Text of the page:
What is an interim executive and how do they impact my company?
What is an interim executive and how do they impact my company?
An interim executive can make a huge positive difference in your business when you are having issues or you need to make a change. They can pivot the organization to higher profits, more efficiencies, or take advantage of an opportunity in the market.
Interim executives will quickly gain an understanding of the company and the role which they hold and be able to quickly take control of the day-to-day running of the company. They are not expected to have any influence over future strategy but should be able to make decisions and implement them effectively.
When a company suddenly finds that it needs to fill a management position, or when there is uncertainty regarding the future of certain key staff members, they may decide to recruit an “interim executive.” A temporary manager can bring considerable expertise and experience to any business, but the arrangement is often seen as a stop-gap until that business is in a position to appoint someone with more permanent status.
In some cases, the arrangement may even extend beyond the original time frame. If the interim executive is performing well and helping the management team to plan for a distant but crucial goal, they might continue their employment for an extra month or two so that they can help to manage the transition when their temporary position is finally vacated.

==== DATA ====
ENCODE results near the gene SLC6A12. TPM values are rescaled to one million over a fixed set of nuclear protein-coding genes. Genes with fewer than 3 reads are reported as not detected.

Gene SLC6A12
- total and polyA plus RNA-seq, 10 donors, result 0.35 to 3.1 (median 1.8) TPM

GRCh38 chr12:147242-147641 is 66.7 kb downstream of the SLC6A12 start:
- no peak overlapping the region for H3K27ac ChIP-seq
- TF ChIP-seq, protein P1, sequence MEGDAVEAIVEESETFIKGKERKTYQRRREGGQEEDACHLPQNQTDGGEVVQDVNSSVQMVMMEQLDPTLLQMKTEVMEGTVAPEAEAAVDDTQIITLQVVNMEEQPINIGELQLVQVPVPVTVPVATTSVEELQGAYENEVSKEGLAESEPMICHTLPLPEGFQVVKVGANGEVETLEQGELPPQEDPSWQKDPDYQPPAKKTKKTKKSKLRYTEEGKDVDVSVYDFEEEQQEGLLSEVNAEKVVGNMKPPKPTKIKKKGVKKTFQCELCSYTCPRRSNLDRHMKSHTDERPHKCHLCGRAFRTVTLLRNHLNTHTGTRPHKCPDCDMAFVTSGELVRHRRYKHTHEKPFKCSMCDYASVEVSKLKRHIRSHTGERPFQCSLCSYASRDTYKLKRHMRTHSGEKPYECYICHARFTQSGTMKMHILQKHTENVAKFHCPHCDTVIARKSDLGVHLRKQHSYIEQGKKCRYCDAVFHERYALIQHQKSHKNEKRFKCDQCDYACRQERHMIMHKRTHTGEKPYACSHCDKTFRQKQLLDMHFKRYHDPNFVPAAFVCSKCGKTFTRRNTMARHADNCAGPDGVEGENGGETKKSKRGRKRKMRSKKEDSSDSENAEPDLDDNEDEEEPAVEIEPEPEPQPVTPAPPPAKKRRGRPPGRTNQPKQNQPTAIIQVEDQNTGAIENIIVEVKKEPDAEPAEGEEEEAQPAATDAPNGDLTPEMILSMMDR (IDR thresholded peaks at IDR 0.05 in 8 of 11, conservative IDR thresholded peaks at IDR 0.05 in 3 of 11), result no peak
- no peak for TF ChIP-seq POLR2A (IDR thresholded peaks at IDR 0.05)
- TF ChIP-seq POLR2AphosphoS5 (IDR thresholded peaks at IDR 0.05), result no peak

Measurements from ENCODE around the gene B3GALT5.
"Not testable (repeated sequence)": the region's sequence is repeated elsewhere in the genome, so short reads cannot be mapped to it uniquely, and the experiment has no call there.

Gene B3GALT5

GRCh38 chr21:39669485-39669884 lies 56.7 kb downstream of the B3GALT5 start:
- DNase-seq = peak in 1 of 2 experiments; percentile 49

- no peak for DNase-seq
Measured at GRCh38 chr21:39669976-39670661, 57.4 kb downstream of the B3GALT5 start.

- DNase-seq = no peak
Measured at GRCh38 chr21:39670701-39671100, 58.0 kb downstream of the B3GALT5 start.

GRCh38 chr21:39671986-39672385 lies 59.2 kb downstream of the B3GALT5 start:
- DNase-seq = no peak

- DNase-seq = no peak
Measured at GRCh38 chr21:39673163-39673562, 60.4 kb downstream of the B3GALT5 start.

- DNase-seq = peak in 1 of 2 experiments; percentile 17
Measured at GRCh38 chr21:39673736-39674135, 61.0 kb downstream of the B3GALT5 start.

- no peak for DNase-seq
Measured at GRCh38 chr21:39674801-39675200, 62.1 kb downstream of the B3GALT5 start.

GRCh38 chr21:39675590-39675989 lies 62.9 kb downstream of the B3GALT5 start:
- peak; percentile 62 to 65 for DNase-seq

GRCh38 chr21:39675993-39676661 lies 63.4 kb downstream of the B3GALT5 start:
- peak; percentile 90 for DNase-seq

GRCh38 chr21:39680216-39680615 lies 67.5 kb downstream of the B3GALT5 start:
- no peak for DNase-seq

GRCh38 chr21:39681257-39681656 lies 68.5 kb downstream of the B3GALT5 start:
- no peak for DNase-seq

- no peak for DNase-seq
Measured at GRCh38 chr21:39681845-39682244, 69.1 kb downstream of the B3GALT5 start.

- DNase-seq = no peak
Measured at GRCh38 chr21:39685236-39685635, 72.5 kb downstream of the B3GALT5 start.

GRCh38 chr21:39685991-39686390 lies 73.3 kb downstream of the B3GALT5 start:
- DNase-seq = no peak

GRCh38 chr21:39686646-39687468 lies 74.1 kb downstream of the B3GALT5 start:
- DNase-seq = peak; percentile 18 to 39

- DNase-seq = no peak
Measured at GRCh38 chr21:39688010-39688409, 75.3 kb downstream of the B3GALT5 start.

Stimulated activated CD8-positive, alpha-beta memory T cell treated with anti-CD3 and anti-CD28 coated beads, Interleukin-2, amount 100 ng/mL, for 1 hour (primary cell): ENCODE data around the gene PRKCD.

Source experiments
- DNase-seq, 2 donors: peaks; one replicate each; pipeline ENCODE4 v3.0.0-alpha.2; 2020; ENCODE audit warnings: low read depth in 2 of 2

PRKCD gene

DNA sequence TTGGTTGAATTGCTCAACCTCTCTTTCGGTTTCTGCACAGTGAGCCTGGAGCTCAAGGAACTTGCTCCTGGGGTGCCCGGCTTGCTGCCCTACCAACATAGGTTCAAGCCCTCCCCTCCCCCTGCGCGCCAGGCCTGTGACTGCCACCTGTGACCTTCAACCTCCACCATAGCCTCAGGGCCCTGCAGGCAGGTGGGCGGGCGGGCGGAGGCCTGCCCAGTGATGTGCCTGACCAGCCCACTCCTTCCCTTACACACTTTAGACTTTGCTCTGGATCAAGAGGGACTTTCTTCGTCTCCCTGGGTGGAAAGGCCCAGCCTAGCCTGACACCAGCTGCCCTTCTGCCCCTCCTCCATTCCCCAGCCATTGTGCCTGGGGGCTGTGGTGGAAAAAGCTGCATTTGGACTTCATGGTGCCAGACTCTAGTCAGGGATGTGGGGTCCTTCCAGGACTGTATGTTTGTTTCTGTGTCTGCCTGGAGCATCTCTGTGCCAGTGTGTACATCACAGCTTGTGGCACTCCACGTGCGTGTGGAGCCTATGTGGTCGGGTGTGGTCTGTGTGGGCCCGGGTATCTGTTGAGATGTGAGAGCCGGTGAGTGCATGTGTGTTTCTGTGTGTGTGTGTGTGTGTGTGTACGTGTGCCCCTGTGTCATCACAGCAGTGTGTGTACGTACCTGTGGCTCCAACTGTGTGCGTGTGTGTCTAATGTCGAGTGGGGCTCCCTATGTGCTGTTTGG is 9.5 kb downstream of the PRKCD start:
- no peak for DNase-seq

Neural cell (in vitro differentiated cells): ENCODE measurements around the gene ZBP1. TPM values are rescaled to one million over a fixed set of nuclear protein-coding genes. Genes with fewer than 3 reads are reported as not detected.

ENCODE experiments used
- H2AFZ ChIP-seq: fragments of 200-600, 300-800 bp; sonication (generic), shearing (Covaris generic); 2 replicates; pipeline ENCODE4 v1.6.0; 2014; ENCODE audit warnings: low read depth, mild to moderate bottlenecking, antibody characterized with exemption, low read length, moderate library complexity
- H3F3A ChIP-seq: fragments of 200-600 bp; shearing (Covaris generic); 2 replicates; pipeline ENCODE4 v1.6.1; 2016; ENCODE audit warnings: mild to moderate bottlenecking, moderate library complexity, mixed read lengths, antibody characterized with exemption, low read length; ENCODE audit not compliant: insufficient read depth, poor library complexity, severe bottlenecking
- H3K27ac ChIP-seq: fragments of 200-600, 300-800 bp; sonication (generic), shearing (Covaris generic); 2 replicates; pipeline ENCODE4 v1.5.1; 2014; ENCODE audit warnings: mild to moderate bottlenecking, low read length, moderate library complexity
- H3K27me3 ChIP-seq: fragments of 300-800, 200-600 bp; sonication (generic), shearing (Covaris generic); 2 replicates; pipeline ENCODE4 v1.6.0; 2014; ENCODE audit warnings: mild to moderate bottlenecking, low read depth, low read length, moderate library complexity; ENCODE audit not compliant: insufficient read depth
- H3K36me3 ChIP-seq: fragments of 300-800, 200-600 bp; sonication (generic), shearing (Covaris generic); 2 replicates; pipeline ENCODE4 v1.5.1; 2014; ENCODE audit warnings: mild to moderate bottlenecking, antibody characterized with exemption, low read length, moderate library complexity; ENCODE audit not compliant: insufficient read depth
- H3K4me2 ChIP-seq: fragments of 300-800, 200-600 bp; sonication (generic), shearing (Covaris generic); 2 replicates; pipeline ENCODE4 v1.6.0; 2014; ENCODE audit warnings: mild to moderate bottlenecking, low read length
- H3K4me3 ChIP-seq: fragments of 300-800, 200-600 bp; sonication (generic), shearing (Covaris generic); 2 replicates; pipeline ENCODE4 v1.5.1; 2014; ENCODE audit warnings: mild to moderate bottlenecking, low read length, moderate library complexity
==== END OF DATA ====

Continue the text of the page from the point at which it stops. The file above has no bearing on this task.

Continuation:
An "interim executive" is a term used to describe a person who is brought in from outside an organization to take over the day-to-day running of a business for a limited period. The length of time they are employed is also limited, and they normally have their own terms and conditions which go beyond just salary.
Beyond simply providing good management, an interim executive will bring a wide range of skills and business knowledge to any enterprise where they are employed. A well-thought-out job specification should include key requirements such as:
- A clear understanding of the company’s existing strengths and weaknesses: A clear understanding of the company’s existing strengths and weaknesses is the key to effective planning. It is important to have a clear vision of how you would like things to be when the interim executive’s tenure comes to an end.
The following bullet points are useful guidelines:
- Identify your existing strengths and weaknesses, what new challenges may arise with this changeover? What does it mean for the company and how do we minimize these risks?
- Have a clear and ongoing dialogue with the interim executive. Share your views and ask questions to get his/her feedback.
- An effective communication system between the two parties is essential. Set up weekly meetings, or other means of regular contact that suit both parties.
- Be open-minded
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- What is an interim executive and how do they impact my company?
- Detailed knowledge of the relevant market: For example, a study of the market for lubricants could include detailed research into production activity in the oil and gas sector, looking at how that will affect demand for lubricant products.
- Awareness of customers’ needs and their satisfaction levels